lost in translation

by Sarah Olmedo


Hija never just means daughter, sometimes it means beloved but hija, ven aqui! means trouble, means hija as a warning. Sometimes there’s mija, like mi hija, shortened for laziness or maybe endearment. Mija is a warm hug, a pull to attention at the dinner table, but mija can also mean nana has cancer. So, in a way, mija is its own warning. Sometimes, ven aqui and cuidense and quieres mas, hija? are so stitched to your veins that you know their meanings before you’re told, that ven has always been spelled ben, that command forms and conjugations and preterite tenses are nonsense because it just sounds right. Ir going vamos going fuiste just makes sense, and people were impressed that you understood your Spanish teacher as she rambled off to you in Spanish. What they don’t realize and don’t understand is that this is how you hear, how you see, how you engage at Thanksgiving and Christmas and Dia de Los Reyes and your average Tuesday. And what they miss as they study it, is that sometimes things aren’t literal and nana,tienes pelo! more means i’m happy you’re alive.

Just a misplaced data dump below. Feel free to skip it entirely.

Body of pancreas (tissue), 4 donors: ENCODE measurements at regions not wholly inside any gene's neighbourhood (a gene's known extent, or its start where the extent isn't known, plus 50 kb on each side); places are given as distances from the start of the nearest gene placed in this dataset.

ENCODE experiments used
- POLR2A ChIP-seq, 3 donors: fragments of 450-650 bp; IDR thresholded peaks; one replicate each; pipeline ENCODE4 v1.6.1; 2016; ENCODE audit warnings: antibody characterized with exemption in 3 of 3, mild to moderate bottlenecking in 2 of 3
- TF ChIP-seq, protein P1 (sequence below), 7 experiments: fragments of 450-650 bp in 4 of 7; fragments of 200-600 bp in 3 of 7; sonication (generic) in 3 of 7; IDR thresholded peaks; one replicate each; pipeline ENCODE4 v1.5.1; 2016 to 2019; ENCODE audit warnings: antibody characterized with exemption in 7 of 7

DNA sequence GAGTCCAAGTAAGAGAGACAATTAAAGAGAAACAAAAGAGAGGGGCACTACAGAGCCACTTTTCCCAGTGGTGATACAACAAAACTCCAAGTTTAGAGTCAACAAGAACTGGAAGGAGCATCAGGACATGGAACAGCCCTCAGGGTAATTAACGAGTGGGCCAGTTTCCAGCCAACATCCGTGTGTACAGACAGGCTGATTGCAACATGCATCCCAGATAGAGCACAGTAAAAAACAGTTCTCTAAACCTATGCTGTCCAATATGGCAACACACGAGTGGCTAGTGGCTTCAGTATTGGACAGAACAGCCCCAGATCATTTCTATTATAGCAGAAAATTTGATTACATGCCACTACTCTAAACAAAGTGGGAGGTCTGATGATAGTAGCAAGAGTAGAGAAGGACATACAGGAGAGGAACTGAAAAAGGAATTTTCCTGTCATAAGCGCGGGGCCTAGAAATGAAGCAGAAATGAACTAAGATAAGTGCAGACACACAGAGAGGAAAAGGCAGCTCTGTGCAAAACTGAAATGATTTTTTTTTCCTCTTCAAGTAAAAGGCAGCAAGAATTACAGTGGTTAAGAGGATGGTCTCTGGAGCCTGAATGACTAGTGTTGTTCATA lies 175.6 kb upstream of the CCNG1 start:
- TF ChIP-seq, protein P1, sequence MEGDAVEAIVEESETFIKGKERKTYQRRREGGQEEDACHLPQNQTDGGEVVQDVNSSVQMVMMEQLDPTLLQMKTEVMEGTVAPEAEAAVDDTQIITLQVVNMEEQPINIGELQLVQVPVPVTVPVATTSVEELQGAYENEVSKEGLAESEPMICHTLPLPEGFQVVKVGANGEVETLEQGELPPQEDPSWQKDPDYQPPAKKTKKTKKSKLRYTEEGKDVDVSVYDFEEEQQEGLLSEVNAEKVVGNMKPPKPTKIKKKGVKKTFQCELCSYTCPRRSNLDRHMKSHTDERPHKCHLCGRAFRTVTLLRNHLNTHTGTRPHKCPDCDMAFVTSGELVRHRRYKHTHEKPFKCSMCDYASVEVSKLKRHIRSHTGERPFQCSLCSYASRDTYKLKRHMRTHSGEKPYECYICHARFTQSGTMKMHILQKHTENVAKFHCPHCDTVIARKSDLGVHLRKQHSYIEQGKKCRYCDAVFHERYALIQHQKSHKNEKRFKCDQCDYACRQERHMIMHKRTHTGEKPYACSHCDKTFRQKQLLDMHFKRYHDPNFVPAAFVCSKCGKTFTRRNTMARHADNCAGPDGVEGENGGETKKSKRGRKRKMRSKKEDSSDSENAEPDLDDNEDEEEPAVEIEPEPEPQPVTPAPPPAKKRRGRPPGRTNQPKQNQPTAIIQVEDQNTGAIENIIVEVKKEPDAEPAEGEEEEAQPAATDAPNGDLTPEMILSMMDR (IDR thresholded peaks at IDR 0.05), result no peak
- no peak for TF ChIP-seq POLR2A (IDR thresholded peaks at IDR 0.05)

About the Author:

Sarah Olmedo is a Hispanic poet, writer, and artist. She is currently studying Professional Writing at Woodbury University in Los Angeles. Sarah is an artist of both traditional and digital media. When she’s not writing, she spends time doing illustrative character design for future stories and projects.

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